There are no "quick fixes" for rising gasoline prices, President Obama said Thursday, trying to get in front of an issue that threatens to compromise his re-election campaign. Republicans are blaming Obama for the uptick — which could reach $5 per gallon by summer's driving season, according to some analysts — saying he has denied oil companies the chance to drill for more domestic oil. In turn, Obama faulted Republicans for "licking their chops" over rising gas prices, "rooting for bad news" so they can exploit voters' fuel frustrations for political gain. Does Obama have a point?

The GOP is thrilled about rising gas prices: "Obama got Republicans dead to rights" on this one, says Meteor Blades at Daily Kos. Instead of showing "sympathy for consumers scraping by paycheck-to-paycheck, Republicans are gleeful at the pinched pocketbooks because they present a double-pronged political opportunity." GOP candidates can use the issue to blast Obama, and to back up another push for their short-sighted "'drill, drill, drill' approach to U.S. energy needs."
"Obama zeroes in on myopic GOP energy plans and touts his own, but not one word about climate change"

Obama is exploiting high fuel costs, too: Both sides are playing politics, says Jeff Mason at Reuters. Obama is "raising the issue of high prices to promote" his push for increasing renewable energy sources, and to "blunt criticism" from GOP presidential candidates who accuse him of making the problem worse by blocking domestic drilling and the Keystone XL pipeline. They're both out to win over voters, especially in Western battleground states, "where people drive a lot and feel the sting of rising prices acutely."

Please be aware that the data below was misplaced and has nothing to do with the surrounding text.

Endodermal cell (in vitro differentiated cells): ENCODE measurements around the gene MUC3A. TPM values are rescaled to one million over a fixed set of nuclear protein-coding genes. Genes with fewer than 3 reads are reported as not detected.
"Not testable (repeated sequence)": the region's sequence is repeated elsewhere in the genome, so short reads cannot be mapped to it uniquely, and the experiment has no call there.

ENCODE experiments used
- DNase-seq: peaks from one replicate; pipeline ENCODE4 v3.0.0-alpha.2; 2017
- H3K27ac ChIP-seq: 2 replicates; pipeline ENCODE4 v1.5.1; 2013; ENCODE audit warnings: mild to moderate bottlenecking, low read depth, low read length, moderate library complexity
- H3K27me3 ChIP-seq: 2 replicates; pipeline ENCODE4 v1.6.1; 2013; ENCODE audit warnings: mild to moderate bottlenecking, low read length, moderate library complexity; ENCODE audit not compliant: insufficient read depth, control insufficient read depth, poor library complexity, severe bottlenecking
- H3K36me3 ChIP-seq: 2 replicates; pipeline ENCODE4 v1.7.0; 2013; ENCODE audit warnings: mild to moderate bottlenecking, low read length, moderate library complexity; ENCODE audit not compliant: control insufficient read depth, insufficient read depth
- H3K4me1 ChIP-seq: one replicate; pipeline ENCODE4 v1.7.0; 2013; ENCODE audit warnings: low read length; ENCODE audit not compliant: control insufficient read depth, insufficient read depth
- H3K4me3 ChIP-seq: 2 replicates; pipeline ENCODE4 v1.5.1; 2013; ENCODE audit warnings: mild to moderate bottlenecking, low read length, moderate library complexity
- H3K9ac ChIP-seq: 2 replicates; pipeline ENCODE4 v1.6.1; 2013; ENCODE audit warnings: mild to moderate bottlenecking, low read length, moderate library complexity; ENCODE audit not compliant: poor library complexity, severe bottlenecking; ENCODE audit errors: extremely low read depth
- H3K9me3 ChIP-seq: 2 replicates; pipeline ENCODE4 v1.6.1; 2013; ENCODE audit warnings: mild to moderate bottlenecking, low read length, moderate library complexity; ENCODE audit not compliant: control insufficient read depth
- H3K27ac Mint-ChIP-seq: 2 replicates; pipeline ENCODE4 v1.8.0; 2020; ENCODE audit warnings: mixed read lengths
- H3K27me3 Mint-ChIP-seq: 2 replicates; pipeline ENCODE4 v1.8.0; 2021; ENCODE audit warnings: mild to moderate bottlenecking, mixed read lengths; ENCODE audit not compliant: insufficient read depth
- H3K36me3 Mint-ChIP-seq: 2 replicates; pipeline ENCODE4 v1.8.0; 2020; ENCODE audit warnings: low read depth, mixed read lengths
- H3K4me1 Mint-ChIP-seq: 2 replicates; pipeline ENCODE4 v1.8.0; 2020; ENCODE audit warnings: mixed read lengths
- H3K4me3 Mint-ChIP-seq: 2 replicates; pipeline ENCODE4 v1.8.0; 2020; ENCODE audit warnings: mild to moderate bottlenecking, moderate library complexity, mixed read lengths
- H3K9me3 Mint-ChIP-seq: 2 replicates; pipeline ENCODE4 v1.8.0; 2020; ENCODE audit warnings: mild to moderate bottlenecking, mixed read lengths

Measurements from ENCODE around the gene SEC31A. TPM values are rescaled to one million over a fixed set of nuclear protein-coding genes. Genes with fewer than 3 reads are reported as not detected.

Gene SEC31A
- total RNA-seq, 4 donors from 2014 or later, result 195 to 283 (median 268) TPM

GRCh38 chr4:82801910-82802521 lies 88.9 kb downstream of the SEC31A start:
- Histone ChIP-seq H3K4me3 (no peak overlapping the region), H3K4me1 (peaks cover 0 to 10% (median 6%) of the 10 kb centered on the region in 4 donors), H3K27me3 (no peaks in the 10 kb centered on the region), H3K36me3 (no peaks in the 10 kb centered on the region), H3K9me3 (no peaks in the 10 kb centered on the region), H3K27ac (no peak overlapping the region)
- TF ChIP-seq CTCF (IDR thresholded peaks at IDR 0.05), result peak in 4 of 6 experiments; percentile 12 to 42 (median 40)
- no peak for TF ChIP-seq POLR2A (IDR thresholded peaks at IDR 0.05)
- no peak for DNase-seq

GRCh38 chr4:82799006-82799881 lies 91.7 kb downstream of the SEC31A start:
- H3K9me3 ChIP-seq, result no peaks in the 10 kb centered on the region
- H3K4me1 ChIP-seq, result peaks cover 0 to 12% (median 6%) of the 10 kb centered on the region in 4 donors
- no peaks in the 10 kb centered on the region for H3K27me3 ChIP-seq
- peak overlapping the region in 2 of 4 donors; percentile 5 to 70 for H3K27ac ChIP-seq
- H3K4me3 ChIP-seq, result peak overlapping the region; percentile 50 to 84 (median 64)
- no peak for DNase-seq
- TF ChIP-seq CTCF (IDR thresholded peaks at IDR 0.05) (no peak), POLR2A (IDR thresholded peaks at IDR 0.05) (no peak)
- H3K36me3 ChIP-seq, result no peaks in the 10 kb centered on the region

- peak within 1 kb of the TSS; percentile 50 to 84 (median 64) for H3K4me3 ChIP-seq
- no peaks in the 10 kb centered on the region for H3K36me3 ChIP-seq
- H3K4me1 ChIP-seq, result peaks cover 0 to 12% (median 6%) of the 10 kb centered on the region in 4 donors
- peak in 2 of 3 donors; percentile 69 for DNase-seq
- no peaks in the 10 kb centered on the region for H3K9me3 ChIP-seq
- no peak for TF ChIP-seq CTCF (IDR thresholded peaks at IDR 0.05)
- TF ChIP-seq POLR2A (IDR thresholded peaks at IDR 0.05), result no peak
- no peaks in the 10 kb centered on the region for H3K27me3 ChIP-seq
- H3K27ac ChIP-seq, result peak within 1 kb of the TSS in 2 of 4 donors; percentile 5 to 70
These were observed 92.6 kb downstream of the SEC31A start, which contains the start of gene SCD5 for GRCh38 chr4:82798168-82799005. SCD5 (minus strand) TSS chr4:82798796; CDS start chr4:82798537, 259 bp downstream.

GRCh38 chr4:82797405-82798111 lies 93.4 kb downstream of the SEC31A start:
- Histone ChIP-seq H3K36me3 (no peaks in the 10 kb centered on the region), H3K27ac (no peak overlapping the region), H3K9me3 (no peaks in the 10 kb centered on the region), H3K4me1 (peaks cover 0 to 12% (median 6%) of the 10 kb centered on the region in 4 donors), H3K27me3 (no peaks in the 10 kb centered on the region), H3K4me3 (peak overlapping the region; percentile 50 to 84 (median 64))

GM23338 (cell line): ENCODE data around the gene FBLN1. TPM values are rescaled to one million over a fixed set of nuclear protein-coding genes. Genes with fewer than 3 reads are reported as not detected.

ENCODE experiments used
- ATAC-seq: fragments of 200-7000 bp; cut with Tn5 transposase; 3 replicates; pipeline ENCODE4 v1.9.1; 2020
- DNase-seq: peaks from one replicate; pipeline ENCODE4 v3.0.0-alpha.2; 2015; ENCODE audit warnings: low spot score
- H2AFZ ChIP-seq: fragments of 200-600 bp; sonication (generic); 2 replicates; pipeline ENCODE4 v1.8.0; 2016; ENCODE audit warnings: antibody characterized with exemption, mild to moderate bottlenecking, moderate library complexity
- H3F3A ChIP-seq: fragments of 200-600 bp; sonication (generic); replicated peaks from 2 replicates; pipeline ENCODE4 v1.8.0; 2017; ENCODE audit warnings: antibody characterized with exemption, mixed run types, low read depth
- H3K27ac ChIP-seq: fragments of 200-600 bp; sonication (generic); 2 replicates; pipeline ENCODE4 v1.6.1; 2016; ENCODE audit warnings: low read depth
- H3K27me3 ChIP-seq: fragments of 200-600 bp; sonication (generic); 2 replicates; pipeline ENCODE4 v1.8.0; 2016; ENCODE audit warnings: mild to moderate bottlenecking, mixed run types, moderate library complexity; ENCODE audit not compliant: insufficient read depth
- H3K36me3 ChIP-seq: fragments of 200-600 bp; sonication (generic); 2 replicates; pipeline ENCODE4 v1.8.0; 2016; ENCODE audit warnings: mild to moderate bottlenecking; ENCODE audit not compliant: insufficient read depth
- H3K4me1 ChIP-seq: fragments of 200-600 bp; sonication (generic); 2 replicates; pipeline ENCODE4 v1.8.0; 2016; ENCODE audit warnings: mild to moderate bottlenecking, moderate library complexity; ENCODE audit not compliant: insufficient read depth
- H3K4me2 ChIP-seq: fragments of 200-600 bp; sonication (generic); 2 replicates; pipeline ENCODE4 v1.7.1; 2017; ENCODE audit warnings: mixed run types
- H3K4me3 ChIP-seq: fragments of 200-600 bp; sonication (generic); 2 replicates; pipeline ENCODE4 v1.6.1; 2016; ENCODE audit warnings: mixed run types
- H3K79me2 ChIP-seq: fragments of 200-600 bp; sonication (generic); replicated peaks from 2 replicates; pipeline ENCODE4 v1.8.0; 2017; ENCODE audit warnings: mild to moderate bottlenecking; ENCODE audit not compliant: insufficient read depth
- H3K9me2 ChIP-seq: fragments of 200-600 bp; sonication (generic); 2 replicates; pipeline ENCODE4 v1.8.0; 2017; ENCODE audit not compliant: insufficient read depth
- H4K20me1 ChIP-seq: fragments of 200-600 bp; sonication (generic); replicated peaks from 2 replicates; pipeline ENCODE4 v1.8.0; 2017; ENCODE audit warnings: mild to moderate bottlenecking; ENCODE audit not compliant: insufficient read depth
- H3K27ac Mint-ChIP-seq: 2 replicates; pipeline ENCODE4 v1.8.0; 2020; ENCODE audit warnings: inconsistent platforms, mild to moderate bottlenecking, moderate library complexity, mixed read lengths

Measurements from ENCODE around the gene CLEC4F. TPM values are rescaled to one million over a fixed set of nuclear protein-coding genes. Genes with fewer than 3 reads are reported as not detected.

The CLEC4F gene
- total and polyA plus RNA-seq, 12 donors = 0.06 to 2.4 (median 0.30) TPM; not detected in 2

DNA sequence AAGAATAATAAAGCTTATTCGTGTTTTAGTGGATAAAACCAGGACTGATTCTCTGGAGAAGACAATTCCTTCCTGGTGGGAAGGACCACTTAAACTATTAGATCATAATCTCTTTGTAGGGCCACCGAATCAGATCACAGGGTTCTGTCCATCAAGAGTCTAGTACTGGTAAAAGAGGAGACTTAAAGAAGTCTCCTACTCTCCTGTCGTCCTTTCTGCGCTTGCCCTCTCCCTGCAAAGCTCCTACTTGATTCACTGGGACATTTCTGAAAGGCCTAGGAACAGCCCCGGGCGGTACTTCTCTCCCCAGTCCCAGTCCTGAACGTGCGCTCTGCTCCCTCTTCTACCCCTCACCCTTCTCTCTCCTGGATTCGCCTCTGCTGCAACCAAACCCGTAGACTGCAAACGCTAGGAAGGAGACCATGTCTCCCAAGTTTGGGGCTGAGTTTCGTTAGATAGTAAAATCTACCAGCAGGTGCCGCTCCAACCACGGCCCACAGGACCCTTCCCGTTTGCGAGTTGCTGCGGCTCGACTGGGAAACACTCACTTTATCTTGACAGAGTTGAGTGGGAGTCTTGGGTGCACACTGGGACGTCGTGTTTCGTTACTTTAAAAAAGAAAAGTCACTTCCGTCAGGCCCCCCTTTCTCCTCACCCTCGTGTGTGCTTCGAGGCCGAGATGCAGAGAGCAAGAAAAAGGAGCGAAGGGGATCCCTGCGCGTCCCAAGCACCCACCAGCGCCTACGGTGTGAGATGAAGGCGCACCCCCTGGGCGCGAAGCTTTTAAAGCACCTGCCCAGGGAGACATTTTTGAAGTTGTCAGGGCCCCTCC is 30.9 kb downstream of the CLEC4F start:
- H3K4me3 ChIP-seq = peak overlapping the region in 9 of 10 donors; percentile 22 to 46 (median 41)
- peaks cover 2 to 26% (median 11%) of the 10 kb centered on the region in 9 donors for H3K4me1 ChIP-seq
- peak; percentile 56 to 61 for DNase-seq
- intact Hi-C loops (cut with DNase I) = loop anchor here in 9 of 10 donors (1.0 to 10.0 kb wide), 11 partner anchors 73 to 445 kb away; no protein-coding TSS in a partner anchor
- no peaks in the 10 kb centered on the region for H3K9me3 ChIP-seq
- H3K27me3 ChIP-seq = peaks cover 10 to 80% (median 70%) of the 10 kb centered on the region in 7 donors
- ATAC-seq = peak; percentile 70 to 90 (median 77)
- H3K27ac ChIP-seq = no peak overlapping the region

"Obama exploits high gasoline prices in campaign"

Gas prices shouldn't be a campaign issue: Newt Gingrich is promising to bring gas prices down to $2.50 a gallon, says Matthew Yglesias at Slate, and the White House is touting an increase in domestic oil production. But when it comes to gas, presidents are impotent — what affects fuel prices is uncontrollable events, such as the threat of war in Iran, or the plummeting consumption of a recession. So remember, any time "politicians are talking about the price of gas, they're talking nonsense."
"Out of gas"